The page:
Prague, Aug 18 (CTK) – Czech nature conservationists are trying to renew pastures and extend steppes in the Ceske stredohori (Czech Low Mountain Range) in northern Bohemia to create suitable conditions for the critically endangered European ground squirrel, daily Lidove noviny (LN) writes yesterday.
Around 4500 ground squirrels (Spermophilus citellus) live in the Czech Republic at present. The population is stable and it has been slightly growing in the past years, but conservationists are trying to further increase the number within the Salvation Programme of the Nature Conservation Agency, LN writes.
It writes that there are now only some 30 localities that offer the ground squirrel suitable living conditions. In addition to the Ceske stredohori Protected Landscape Area (CHKO), the animal can also be seen in the orchards and vineyards in southern Moravia.
In the past, the ground squirrel was common on the territory of the current Czech Republic, but it was ranked among field pests, LN writes.
It writes that in the 1950s, farmers started to massively liquidate it until it almost disappeared from the wild in the country.
The dramatic decrease in its population was due to changes in farming, particularly the ploughing up of balks and the disappearance of herds of farm animals feeding on grass and so shortening it, which the ground squirrels need for their life, LN writes.
It writes that the volcanic landscape of the Ceske stredohori covered with steppes is a popular locality of paragliders who trample down the grass on landing and so contribute together with the biotope of the mountain range to the salvation of the ground squirrel.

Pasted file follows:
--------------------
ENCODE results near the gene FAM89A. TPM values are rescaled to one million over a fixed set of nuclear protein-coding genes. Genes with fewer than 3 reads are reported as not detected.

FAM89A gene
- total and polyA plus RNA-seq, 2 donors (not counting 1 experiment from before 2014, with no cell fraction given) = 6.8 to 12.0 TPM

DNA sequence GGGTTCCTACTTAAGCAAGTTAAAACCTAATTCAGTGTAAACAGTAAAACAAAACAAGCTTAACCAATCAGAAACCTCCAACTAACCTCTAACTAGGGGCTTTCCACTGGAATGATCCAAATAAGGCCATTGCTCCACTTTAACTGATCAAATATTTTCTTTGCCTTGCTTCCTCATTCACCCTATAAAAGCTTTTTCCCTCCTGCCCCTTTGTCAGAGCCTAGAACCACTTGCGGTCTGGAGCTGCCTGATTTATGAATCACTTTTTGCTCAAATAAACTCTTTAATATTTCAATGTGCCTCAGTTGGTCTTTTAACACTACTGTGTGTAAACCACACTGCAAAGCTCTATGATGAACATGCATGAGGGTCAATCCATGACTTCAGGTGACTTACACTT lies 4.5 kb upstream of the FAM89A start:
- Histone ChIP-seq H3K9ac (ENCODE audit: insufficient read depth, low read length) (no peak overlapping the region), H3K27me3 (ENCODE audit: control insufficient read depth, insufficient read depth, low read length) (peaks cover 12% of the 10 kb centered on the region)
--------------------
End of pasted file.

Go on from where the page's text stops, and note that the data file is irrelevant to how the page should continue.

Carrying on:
In addition, a project to preserve the rare steppes and to resume the traditional ways of farming has now been implemented thanks to the LIFE+ subsidy programme with a budget of 38 million crowns, financed by the European Commission together with the Environment Ministry, LN writes.
In 2011, when the project was launched, pasture was resumed on 76 hectares of land and one year later, it doubled. Effort also focuses on the development of tourism and on support of regional farm produce, LN writes.
It writes that the whole western part of the Ceske stredohori is situated in the precipitation shadow of the Krusne (Ore) Mountains and is one of the driest parts of the country, which creates suitable conditions for steppes.
Before a suitable environment is created for the ground squirrels on larger areas, they can live on territories created and maintained by people, such as airports, golf grounds and camps, LN writes.
“We live in symbiosis. We protect the ground squirrels and they protect us from developers who would otherwise build up the airport,” LN quotes Jiri Zeman, from the flying school at the airport in Roudnice nad Labem, north Bohemia, as saying.